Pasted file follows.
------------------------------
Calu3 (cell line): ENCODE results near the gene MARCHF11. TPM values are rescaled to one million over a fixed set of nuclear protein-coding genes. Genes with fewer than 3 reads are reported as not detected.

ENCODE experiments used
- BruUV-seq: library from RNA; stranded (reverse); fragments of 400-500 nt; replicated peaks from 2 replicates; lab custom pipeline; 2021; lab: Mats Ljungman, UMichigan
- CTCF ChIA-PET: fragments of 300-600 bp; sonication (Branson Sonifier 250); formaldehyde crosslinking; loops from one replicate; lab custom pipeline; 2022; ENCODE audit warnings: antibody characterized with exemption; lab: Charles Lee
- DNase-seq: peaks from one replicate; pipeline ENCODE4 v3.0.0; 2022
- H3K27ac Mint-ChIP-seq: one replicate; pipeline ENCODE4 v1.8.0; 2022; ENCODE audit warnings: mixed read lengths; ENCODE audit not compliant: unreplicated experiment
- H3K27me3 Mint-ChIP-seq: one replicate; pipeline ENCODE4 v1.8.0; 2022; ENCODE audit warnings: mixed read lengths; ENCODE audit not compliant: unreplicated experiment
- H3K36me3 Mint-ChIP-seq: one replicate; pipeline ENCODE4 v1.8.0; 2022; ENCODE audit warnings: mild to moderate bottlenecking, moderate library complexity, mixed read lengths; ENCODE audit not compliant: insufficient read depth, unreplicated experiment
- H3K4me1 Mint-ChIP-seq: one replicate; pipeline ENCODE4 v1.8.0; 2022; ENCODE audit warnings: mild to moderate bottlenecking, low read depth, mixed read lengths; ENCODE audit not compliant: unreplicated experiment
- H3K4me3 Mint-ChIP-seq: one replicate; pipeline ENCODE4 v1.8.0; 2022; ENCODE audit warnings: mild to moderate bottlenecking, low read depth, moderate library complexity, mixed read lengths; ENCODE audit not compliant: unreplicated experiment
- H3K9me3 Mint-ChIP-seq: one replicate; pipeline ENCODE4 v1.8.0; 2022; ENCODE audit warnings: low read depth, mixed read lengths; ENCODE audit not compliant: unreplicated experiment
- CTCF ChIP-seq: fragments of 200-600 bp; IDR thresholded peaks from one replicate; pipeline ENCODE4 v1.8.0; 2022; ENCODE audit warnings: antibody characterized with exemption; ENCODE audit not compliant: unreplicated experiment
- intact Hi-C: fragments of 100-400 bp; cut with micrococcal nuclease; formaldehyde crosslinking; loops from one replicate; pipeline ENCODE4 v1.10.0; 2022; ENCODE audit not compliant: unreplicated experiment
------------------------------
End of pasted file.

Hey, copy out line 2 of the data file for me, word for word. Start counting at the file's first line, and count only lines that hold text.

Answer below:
ENCODE experiments used